The Worst Kind of Mountains to Climb

This blog post is in response to Natalie’s 10 Day Freedom Plan Blog Challenge Day 1.

Natalie Sisson 10 day freedom plan blog challenge

It’s been awhile since I’ve written anything on my blog about the nitty gritty things in life, like jobs and money and other ugly words like that.

Mostly because I haven’t figured it out yet, and I’m kind of ashamed I haven’t figured it out yet, even though one of the purposes of this blog was to record the process of figuring it out.

I’m on a wild goose chase. I’m running after a golden feather waving promises of freedom, purpose, and meaning.

I’m pursuing a life bigger than the status quo, a life situation that aligns with my actual life, which is my very soul.

But it’s an ugly race.

It often feels like I’m the only person running it. That I am all alone in a sea of people waiting for me to get back on my feet so I can join them in their version of a reasonable life.

But it is not my version, and if I joined them it would only be to wither up and die, to be washed away with my dreams in the tide of a normal life.

But I’m not alone.

As I’ve been struggling to keep going, to brew a daily cup of motivation, bitter as it may taste, I stumbled across Natalie Sisson and her blog The Suitcase Entrepreneur. I saw her 10-day blog challenge and thought yes, this is what I need to do if I’m ever going to stop drowning in this sea of cheerless pursuit.

So I’m just going to toss my unslept-on musings at you for the next 10 days, which is scary for me because I’m a very picky editor of my own work, and I hate to write and publish on the same day.

But here it goes.

Today’s challenge is to write about challenges. Here are my top three challenges and why they suck.

Challenge #1: I Don’t Know Anything

I tell myself I don’t know how to do anything. Nothing at least that will take me beyond a mediocre J.O.B.

I don’t know enough about business. I don’t know how to be my own boss. I don’t know how to be my own employee. I don’t know about money or time management or working a network. I just don’t know.

Mostly I’m scared of not knowing the stuff that you can’t use Google to figure out. Which is everything that you can really only learn by living and yes, often even failing.

And who wants to fail? Ugh.

Challenge #2: Fear of Hard Work

This sounds kind of dumb because I was a star student in my day and obviously had to work hard to become such, but I think that’s what is so scary.

When you work hard in school you get a gold star or a row of straight As or a fancy diploma (read my rant on valedictorians here and here), but in life you can work much harder than you did in school without getting anything in return. Heck, you might even lose something, and that is called risk.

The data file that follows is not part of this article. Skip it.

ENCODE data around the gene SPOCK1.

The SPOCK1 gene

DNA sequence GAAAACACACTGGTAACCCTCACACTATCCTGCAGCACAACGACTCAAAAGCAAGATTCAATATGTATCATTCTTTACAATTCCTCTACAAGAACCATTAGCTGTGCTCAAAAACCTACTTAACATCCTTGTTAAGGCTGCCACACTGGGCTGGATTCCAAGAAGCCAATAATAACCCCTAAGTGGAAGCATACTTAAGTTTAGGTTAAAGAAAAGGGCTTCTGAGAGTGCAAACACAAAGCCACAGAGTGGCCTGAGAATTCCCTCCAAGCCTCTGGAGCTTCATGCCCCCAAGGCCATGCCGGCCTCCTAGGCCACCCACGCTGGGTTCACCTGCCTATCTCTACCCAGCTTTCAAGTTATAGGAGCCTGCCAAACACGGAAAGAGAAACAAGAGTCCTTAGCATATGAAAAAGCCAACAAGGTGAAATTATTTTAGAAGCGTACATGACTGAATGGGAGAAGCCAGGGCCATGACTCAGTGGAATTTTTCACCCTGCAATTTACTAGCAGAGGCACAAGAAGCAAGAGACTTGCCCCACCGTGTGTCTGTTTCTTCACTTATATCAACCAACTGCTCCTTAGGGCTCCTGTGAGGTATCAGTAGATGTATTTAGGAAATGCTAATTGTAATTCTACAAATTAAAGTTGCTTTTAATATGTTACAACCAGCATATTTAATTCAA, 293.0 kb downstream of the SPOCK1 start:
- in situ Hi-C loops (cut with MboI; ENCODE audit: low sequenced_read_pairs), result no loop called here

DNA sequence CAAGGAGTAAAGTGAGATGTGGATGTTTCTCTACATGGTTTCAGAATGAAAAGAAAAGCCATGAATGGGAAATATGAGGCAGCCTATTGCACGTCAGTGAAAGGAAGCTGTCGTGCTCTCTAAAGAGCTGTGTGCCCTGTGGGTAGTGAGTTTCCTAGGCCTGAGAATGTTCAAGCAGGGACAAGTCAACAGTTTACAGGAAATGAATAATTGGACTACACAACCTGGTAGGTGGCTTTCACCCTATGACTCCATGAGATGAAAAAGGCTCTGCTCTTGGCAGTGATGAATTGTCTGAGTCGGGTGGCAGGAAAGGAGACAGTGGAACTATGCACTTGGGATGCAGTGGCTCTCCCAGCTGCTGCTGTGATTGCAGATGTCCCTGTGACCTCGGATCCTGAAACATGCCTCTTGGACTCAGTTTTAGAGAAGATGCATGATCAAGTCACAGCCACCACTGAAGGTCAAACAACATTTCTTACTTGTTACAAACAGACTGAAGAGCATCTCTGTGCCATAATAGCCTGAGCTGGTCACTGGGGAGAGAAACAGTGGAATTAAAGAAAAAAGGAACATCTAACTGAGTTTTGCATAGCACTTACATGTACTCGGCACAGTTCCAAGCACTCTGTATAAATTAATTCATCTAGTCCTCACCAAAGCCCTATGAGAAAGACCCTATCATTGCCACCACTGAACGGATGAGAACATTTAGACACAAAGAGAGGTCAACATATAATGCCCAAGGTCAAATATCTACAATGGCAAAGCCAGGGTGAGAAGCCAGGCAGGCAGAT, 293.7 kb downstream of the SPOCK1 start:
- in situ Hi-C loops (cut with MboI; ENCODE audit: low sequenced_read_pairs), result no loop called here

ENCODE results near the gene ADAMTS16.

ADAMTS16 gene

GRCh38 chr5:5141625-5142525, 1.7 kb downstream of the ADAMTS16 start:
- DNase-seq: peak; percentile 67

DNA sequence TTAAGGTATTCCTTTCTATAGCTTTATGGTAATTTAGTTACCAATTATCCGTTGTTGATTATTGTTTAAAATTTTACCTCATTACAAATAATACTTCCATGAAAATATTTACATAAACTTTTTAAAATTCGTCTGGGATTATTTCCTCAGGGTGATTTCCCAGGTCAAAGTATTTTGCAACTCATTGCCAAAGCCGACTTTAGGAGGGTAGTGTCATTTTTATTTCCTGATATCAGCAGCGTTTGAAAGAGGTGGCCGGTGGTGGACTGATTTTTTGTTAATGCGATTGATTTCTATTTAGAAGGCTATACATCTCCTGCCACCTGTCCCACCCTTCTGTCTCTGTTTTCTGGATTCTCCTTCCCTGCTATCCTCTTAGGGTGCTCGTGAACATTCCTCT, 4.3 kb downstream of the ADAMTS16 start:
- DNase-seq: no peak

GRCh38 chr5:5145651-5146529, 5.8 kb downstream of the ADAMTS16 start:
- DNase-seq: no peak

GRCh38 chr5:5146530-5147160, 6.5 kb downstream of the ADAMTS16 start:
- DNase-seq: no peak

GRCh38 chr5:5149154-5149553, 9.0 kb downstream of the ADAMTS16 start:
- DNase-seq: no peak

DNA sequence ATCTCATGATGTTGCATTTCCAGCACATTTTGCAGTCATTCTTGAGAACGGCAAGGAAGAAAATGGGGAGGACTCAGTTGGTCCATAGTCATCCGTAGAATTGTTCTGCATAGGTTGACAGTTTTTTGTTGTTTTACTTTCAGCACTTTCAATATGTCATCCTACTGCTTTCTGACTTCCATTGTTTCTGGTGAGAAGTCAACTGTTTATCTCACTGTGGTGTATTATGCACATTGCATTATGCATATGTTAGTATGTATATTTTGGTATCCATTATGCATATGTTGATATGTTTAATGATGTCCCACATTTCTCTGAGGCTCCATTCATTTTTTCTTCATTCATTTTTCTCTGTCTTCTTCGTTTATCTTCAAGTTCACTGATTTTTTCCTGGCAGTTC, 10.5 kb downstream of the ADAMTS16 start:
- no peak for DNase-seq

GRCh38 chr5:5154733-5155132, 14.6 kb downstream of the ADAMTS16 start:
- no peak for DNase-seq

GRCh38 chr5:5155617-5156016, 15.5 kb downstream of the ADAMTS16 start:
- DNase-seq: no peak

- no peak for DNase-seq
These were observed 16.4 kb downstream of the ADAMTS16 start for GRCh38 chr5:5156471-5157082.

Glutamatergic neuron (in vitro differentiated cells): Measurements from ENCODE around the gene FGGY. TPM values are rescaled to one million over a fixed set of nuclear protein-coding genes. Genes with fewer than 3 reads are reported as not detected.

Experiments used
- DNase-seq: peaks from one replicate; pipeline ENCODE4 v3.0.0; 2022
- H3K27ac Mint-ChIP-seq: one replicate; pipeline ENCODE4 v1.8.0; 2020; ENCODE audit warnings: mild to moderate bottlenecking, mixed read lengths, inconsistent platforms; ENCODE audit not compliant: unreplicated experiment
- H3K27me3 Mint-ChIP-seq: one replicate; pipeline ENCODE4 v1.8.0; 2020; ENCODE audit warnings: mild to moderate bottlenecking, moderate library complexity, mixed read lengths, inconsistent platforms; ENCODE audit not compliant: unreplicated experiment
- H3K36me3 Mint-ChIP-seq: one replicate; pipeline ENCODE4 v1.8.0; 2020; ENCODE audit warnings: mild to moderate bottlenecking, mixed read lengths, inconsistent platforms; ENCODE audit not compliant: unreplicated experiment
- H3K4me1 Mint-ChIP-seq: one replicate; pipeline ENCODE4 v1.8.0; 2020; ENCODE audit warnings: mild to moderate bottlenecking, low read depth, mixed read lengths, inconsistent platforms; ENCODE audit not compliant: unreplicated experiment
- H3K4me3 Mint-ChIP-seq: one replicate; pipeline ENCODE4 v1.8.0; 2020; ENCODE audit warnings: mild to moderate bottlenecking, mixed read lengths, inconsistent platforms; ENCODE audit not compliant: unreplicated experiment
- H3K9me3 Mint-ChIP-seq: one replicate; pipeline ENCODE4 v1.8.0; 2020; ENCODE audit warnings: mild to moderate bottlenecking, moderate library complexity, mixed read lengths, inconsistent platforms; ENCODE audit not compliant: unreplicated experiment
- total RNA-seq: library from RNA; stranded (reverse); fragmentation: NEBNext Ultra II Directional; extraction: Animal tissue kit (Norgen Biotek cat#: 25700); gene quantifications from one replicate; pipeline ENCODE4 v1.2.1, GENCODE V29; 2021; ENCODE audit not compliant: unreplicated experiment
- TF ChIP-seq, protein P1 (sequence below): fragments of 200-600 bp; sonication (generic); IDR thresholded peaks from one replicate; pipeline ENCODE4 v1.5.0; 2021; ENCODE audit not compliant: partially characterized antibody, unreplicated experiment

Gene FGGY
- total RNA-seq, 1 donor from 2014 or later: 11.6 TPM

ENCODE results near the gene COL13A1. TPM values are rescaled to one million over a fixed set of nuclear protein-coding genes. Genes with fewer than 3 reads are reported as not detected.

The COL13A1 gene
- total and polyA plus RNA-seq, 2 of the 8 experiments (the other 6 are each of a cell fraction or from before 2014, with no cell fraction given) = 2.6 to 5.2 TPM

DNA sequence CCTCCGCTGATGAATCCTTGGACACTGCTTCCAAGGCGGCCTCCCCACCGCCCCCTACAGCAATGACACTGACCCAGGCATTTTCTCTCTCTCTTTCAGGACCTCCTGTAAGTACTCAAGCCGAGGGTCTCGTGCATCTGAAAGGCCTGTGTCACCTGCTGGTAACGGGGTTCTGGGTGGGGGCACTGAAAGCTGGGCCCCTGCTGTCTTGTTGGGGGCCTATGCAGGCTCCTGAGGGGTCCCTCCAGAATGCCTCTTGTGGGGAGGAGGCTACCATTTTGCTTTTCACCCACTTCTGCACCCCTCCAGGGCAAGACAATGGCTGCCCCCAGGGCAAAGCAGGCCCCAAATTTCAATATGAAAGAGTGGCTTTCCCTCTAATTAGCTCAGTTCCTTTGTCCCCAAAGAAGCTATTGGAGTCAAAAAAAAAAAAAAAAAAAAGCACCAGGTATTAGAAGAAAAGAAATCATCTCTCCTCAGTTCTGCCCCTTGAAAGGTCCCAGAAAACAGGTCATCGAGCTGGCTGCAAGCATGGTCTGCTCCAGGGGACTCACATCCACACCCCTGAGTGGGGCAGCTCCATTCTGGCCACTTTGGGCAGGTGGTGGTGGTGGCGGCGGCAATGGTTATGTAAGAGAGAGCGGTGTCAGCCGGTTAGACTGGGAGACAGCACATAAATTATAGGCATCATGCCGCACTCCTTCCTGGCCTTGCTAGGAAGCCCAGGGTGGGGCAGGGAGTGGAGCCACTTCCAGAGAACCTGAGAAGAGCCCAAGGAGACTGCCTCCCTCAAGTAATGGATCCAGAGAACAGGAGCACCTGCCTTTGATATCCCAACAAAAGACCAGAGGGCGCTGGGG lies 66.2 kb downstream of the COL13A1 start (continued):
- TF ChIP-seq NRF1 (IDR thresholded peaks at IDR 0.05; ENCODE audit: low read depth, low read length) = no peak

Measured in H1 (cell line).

Hard work in real life is different than hard work in school life. I was listening to one of Seth Godin’s books, and he gave me an interesting idea:

Hard work isn’t just punching a clock in and out and doing your thing for a set time each day and then going home and watching TV because you feel tired.

Hard work is when you have to do something you’re incompetent at every day, something that terrifies you, that doesn’t allow you to be comfortable, and for which you may not even be compensated, something that could risk the loss of your health, time, relationships, or bank account just to make progress toward your goal.

It’s to hit the Oregon Trail every day not knowing whether you should use your last bullet to hunt for bison now or later or whether you should risk fording the river or hire a ferry with your last dollar just to make it safely across.

This is why most people won’t leave the job they can only tolerate. They’re scared of hard work that is actually hard. And so am I. That’s why I can’t seem to get started.

But you know, the people who make it to Oregon, they say it’s worth the trip.

Challenge #3: Lack of Clarity and Focus

I worked with a coach and got pretty clear on my goals and life purpose and all that jazz, but when that was done it felt like a parent letting go of their kid’s bike for the first time. I coasted on my own for a few feet, wobbled, then tipped, and promptly fell over.

I mean, I still know what the bike looks like and how it works, but I just don’t really have the motor skills down yet, and the dust I kicked up when I fell has gotten in my eyes, and when I can’t see the road how am I supposed to ride the bike?

So yes, I’m stuck and can’t move forward because I can’t see my goals clearly and perhaps more importantly because I can’t see a realistic, attainable path for achieving those goals.

It’s like, I can tell myself my goal is to get to the moon, but what’s the first step? Climb the Empire State Building and just jump really high from there? Apply for a job at NASA? What?

This list could go on and on, but I won’t make you read any more of these ugly bits I scraped out of the bottom of my boiled-over heart.

Until tomorrow that is.

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